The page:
Author Archives: Meera Chadha

No woman is an island

It seems fitting that this year on 21 November we celebrate #AskHerToStand Day at the same time as Kamala Harris makes history as the first female Vice President elect in the USA.

Whilst the world and our lives have changed so dramatically since our own Parliamentary Election 12 months ago, for me the memories are still very fresh (or is it raw?) as I remember my experience as a first-time candidate.

Deciding to stand wasn’t an easy decision – not only was I standing for election for the first time in the middle of a very wet, cold winter, but I was changing jobs and in the early stages of pregnancy with my second child. I had to weigh up the physical and emotional demands that come with growing a human alongside my desire to stand up for the issues I believe in.

In truth, this isn’t something men have to deal with – even when they do have young families, it isn’t quite the same physical impact and Mummy Guilt is pretty powerful at the best of times! Early on, I enlisted the support of my family, who helped in numerous ways – from cooking meals and doing nursery pick-ups to delivering leaflets and being my test audience for hustings. My partner rallied me when I was feeling unsure or overwhelmed and stepped in to take on my share of our domestic life. It left me feeling loved and incredibly lucky.

My experience is neatly captured in this short documentary, following my eager enthusiasm and the ups and downs of a winter election where the national picture is going against you.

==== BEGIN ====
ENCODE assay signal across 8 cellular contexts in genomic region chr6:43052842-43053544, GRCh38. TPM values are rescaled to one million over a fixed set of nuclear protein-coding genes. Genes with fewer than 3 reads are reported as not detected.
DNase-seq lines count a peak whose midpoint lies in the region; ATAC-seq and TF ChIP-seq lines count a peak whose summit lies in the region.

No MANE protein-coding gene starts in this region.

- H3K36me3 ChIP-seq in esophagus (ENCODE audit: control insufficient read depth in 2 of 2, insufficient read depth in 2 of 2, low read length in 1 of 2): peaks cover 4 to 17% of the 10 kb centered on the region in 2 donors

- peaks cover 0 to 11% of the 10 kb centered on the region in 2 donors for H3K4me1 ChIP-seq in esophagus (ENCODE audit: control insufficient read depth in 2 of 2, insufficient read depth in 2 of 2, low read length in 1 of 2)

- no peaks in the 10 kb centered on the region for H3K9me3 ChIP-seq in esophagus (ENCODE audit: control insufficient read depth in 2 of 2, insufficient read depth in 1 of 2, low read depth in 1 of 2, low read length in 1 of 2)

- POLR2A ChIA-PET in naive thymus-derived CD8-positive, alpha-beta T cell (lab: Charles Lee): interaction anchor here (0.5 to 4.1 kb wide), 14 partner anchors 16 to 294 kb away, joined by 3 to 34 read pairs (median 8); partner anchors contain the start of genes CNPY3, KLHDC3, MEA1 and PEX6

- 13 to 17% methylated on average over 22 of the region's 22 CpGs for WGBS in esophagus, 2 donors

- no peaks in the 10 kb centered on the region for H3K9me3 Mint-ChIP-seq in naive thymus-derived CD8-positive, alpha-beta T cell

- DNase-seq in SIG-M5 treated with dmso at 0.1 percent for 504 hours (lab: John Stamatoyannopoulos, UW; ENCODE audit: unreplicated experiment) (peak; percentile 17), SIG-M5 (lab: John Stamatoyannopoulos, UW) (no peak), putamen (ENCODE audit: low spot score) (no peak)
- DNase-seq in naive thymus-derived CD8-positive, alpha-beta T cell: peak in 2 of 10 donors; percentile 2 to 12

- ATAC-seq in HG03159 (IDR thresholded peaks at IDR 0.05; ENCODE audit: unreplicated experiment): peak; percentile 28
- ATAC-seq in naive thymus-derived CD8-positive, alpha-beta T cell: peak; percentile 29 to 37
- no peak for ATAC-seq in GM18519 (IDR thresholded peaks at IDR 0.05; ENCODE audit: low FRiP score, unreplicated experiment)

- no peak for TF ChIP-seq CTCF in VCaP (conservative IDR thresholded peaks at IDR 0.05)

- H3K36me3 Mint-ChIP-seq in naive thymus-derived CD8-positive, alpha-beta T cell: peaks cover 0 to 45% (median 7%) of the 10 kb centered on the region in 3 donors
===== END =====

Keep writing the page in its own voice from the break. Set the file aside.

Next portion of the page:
Posted in Op-eds | Tagged | 7 Comments

Six things I learnt from Lib Dem Virtual Conference

1. Multitasking is a benefit and a hindrance

It was hugely enabling to be able to attend lively, stimulating debates and hear from the great and the good on how we can make Britain better for everyone, whilst in my slippers and nursing my baby. It meant that my other half didn’t have to manage our toddler on his own for a weekend and we could still enjoy our family meals and bedtimes together. The downside was that we still had family meals and bedtimes: my ability to get fully immersed in conference life, meeting people, attending sessions, ruminating on what had been discussed was diminished because in between or even during sessions, I was trying to soothe a crying child or distract a toddler from a tantrum. It felt great to be able to juggle family and political life, but it is a juggle – and there were definitely moments where I felt I was doing neither justice.

My learning: I should treat virtual conference like real conference, and ensure I book out time and space to get engaged rather than seeing it as an opportunity to do it all.

2. Virtual sessions enable the speakers to speak and the audience to listen

How many times at a conference or event does the room get dominated by the loudest voice or someone who pretends they have a question when what they really just want is a mic? The video nature of sessions during online conference enabled us to hear from the panel, and for the chat to highlight the biggest talking points that should be put to the panel, rather than the Chair somewhat rolling the dice based on who put their hands up. The best sessions were ones where there was someone monitoring the chat and able to feed back to the Chair on what common or contentious discussion points were, and then where the Chair made best use of the people and time to field this. I would love to see real life Chairs able to be so strong in managing the room and conversation to keep things on point.

3. Video should bring down the barriers for people to speak rather than put people off.

Posted in Op-eds | Tagged and | 1 Comment
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